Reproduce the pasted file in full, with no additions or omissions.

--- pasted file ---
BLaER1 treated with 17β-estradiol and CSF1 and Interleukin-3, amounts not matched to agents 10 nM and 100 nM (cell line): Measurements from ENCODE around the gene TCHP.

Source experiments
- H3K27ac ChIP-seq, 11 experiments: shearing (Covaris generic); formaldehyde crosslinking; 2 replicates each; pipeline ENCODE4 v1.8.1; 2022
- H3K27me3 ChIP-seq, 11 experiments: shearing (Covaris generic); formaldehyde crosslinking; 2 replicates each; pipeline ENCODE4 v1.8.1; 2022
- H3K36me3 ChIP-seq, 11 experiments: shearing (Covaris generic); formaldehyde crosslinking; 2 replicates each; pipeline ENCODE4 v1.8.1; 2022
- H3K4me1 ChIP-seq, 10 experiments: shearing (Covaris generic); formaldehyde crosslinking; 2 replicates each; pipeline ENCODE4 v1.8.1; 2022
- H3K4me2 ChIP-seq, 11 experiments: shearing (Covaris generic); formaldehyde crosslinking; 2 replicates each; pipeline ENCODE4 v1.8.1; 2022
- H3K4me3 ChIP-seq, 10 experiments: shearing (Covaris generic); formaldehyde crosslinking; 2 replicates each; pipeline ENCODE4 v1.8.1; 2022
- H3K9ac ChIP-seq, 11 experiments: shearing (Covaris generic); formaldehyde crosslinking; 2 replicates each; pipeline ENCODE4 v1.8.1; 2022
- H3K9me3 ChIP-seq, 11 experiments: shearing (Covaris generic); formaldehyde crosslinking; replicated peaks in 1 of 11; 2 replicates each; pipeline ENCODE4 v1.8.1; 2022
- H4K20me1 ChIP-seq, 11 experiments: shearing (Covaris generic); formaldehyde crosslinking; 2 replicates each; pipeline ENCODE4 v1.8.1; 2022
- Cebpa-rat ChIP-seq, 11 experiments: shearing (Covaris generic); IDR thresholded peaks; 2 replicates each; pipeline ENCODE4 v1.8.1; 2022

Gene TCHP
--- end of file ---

BLaER1 treated with 17β-estradiol and CSF1 and Interleukin-3, amounts not matched to agents 10 nM and 100 nM (cell line): Measurements from ENCODE around the gene TCHP.

Source experiments
- H3K27ac ChIP-seq, 11 experiments: shearing (Covaris generic); formaldehyde crosslinking; 2 replicates each; pipeline ENCODE4 v1.8.1; 2022
- H3K27me3 ChIP-seq, 11 experiments: shearing (Covaris generic); formaldehyde crosslinking; 2 replicates each; pipeline ENCODE4 v1.8.1; 2022
- H3K36me3 ChIP-seq, 11 experiments: shearing (Covaris generic); formaldehyde crosslinking; 2 replicates each; pipeline ENCODE4 v1.8.1; 2022
- H3K4me1 ChIP-seq, 10 experiments: shearing (Covaris generic); formaldehyde crosslinking; 2 replicates each; pipeline ENCODE4 v1.8.1; 2022
- H3K4me2 ChIP-seq, 11 experiments: shearing (Covaris generic); formaldehyde crosslinking; 2 replicates each; pipeline ENCODE4 v1.8.1; 2022
- H3K4me3 ChIP-seq, 10 experiments: shearing (Covaris generic); formaldehyde crosslinking; 2 replicates each; pipeline ENCODE4 v1.8.1; 2022
- H3K9ac ChIP-seq, 11 experiments: shearing (Covaris generic); formaldehyde crosslinking; 2 replicates each; pipeline ENCODE4 v1.8.1; 2022
- H3K9me3 ChIP-seq, 11 experiments: shearing (Covaris generic); formaldehyde crosslinking; replicated peaks in 1 of 11; 2 replicates each; pipeline ENCODE4 v1.8.1; 2022
- H4K20me1 ChIP-seq, 11 experiments: shearing (Covaris generic); formaldehyde crosslinking; 2 replicates each; pipeline ENCODE4 v1.8.1; 2022
- Cebpa-rat ChIP-seq, 11 experiments: shearing (Covaris generic); IDR thresholded peaks; 2 replicates each; pipeline ENCODE4 v1.8.1; 2022

Gene TCHP